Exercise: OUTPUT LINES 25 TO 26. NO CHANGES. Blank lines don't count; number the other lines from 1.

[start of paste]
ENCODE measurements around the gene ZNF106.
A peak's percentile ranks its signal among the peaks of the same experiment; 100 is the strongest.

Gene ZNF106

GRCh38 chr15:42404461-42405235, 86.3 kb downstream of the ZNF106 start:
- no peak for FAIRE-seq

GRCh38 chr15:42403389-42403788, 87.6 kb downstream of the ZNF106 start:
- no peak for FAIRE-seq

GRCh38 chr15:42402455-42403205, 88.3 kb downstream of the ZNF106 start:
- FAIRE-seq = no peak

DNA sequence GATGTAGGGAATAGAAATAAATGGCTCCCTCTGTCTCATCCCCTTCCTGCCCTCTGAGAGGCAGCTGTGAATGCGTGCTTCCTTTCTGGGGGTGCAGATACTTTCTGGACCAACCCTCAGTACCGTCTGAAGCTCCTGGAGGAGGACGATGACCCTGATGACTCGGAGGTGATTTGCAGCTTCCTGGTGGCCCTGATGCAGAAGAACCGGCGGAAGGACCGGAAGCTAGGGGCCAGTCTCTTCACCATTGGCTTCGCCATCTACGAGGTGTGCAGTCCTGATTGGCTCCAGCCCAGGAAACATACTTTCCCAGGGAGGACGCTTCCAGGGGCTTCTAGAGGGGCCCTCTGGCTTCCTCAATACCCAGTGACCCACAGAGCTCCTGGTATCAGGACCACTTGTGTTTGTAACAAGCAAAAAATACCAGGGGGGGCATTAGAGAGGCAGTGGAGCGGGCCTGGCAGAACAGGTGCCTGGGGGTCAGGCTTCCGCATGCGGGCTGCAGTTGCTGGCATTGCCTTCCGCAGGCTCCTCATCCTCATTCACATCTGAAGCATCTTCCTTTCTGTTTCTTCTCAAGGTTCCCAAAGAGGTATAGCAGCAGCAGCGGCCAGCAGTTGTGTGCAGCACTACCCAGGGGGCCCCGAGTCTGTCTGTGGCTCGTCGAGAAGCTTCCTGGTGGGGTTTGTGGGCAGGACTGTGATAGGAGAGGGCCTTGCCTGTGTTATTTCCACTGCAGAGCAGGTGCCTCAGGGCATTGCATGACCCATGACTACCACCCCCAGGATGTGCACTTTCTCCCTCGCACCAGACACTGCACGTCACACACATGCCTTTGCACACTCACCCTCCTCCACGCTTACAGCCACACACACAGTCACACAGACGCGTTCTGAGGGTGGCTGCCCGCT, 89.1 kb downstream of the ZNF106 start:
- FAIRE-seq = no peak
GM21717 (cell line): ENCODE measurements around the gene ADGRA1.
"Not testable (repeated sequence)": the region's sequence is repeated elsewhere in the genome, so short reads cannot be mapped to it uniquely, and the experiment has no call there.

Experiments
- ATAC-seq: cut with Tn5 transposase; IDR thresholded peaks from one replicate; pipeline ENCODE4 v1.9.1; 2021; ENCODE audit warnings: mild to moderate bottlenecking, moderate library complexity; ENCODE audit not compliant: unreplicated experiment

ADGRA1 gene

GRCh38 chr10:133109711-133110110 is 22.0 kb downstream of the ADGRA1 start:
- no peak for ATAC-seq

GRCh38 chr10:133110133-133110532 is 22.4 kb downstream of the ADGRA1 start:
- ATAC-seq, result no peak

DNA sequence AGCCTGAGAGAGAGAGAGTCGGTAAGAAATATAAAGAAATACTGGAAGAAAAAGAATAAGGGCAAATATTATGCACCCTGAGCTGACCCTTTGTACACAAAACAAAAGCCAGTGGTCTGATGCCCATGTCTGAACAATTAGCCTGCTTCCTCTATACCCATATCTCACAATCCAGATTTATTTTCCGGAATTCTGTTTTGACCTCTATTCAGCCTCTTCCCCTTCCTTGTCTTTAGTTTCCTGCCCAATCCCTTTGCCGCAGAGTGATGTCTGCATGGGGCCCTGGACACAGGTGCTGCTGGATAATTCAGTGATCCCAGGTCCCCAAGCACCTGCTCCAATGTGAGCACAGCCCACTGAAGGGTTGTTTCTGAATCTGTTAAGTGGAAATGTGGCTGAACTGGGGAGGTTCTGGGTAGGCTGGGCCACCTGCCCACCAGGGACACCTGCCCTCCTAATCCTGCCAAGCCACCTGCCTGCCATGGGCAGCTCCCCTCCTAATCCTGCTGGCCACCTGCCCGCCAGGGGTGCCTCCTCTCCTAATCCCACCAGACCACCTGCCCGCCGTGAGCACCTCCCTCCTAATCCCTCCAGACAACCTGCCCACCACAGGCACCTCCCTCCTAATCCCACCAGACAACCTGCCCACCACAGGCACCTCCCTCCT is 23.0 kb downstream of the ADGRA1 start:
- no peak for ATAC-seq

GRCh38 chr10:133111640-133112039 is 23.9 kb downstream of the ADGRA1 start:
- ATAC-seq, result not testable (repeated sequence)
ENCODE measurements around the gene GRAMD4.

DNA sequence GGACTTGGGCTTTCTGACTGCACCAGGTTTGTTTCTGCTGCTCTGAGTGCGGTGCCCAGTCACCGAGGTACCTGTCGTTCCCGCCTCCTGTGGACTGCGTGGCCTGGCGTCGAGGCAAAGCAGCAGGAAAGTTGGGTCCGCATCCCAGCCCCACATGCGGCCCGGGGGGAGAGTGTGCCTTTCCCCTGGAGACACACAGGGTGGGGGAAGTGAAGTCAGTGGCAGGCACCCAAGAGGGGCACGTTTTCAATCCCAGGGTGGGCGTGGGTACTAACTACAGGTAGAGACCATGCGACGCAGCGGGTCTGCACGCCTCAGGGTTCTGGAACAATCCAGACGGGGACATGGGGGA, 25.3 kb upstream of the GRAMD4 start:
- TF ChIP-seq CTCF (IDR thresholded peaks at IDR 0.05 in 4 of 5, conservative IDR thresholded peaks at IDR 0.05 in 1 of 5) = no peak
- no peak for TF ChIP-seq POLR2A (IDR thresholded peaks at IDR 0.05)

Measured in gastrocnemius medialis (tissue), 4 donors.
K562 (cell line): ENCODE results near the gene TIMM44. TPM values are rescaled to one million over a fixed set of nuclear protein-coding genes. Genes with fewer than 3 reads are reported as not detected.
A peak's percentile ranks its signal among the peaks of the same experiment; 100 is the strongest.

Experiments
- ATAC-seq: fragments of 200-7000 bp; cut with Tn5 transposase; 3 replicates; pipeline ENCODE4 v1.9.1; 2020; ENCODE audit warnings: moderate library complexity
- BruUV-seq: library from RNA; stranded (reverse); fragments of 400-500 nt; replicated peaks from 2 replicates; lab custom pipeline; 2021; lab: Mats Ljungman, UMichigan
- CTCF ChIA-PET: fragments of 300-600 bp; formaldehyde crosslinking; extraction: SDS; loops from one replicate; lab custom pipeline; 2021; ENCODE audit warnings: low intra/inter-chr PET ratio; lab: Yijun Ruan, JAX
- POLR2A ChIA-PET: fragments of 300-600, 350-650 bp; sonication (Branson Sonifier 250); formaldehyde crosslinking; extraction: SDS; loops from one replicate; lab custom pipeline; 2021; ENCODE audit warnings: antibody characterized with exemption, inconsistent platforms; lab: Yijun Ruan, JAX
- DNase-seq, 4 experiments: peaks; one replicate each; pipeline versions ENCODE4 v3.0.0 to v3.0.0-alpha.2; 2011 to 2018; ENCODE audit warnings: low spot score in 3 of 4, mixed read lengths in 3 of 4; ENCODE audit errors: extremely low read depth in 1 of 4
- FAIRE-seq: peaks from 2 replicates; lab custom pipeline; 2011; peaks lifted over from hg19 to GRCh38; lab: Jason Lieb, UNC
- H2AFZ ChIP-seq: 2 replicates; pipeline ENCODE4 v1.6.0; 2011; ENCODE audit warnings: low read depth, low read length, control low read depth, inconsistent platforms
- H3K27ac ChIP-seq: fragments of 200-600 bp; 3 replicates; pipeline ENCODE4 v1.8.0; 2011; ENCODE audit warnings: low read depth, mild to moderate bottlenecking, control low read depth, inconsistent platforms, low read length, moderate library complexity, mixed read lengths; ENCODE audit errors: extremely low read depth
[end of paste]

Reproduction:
ENCODE measurements around the gene GRAMD4.

DNA sequence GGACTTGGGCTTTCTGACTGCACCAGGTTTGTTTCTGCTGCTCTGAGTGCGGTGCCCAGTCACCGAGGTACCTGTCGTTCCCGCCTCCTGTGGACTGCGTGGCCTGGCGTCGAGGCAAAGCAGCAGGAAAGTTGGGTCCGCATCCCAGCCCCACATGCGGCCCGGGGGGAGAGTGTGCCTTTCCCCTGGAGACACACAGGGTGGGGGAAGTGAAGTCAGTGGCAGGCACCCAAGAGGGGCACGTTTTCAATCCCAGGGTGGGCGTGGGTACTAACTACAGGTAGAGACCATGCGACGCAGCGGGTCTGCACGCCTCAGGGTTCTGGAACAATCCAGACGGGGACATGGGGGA, 25.3 kb upstream of the GRAMD4 start: